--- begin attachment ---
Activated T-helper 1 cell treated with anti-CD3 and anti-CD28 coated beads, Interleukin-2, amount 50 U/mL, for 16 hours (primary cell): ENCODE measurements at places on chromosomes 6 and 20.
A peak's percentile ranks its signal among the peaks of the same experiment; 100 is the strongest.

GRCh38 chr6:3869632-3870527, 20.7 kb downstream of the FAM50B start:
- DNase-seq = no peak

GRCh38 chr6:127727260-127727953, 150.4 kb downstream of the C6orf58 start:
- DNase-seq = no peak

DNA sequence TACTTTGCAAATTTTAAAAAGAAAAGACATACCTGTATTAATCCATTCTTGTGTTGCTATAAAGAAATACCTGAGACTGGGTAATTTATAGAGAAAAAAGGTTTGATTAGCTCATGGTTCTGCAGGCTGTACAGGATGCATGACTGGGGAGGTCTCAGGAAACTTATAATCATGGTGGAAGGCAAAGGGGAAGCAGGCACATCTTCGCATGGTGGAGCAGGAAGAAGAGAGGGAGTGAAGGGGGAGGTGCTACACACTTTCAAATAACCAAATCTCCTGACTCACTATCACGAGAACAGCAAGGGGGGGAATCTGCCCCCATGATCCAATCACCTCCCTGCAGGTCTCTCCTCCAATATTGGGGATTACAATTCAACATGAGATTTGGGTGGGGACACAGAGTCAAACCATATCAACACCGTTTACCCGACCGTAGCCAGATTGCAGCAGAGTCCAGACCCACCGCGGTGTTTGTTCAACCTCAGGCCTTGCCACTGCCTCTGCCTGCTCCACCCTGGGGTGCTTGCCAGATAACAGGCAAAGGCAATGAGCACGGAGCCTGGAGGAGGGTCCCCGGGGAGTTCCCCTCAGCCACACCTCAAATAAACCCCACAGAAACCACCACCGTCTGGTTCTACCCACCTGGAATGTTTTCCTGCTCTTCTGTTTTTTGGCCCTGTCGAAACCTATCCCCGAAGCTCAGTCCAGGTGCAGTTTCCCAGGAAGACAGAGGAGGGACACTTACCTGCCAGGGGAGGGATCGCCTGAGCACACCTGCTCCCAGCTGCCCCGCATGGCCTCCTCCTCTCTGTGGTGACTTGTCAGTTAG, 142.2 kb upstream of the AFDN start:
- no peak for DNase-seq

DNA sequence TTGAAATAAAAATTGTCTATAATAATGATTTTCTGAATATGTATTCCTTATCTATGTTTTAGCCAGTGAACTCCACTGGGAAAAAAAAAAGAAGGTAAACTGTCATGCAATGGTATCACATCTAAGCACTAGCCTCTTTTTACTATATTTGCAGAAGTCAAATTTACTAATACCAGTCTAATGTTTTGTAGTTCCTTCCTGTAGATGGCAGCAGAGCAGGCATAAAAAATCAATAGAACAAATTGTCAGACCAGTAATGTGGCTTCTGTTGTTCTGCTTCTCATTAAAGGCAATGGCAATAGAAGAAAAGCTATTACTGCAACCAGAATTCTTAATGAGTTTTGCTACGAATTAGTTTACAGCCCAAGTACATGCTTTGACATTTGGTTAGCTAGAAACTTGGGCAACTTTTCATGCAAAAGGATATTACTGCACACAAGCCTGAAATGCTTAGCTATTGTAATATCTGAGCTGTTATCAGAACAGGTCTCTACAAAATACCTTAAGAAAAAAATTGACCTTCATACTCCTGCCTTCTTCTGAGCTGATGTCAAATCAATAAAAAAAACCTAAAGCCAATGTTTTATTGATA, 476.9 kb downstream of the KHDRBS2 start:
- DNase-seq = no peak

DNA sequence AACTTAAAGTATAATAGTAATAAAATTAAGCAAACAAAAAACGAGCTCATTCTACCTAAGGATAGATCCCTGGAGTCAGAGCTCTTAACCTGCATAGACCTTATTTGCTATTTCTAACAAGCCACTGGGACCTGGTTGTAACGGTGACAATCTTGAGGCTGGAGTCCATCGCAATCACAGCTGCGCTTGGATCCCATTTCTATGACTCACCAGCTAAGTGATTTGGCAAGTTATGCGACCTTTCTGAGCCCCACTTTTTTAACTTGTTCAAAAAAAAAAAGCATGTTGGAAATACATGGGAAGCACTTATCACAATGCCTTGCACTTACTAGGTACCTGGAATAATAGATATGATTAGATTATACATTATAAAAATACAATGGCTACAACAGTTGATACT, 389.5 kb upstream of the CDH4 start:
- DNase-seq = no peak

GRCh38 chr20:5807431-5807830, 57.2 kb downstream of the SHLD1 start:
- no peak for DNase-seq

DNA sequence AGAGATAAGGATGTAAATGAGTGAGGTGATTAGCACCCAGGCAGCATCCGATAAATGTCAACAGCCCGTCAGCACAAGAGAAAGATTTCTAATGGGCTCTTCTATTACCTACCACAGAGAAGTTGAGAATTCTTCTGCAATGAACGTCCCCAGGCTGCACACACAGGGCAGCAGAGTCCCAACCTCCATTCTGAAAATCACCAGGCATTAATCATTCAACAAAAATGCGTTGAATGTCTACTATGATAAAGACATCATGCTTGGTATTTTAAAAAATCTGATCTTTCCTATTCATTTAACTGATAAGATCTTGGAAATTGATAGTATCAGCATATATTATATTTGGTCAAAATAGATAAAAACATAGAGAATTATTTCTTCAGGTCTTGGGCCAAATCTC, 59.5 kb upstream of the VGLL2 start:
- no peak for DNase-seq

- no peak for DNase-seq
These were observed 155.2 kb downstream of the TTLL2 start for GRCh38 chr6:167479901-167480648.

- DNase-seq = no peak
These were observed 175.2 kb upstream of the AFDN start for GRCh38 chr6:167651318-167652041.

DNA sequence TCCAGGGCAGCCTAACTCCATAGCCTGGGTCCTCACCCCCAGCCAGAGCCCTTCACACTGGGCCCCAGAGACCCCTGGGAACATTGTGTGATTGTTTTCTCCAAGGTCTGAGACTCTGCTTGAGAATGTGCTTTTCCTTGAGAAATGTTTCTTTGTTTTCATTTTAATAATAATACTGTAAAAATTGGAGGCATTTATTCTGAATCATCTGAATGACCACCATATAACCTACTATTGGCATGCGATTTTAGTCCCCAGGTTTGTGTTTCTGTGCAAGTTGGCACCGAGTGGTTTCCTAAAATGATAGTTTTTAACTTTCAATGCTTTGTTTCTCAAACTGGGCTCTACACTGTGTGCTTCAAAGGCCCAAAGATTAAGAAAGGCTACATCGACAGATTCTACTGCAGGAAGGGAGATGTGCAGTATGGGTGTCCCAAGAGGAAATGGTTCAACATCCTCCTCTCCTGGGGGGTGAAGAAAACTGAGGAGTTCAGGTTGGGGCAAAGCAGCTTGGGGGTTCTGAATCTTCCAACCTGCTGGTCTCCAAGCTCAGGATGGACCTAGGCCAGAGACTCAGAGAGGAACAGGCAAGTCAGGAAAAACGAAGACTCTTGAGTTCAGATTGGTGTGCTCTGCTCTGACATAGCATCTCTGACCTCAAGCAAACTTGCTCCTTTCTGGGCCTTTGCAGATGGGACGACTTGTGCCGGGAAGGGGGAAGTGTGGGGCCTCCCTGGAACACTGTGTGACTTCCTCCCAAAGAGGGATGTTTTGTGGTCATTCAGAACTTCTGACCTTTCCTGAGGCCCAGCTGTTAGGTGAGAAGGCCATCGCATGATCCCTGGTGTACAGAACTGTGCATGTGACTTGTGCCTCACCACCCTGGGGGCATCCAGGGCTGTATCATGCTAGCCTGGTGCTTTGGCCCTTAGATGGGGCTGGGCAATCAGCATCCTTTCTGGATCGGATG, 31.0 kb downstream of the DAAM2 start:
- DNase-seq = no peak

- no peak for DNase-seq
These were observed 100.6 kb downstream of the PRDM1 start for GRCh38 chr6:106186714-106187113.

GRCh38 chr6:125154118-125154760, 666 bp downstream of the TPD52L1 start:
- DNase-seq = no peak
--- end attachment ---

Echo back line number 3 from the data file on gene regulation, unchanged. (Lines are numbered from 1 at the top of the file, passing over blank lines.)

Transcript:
GRCh38 chr6:3869632-3870527, 20.7 kb downstream of the FAM50B start: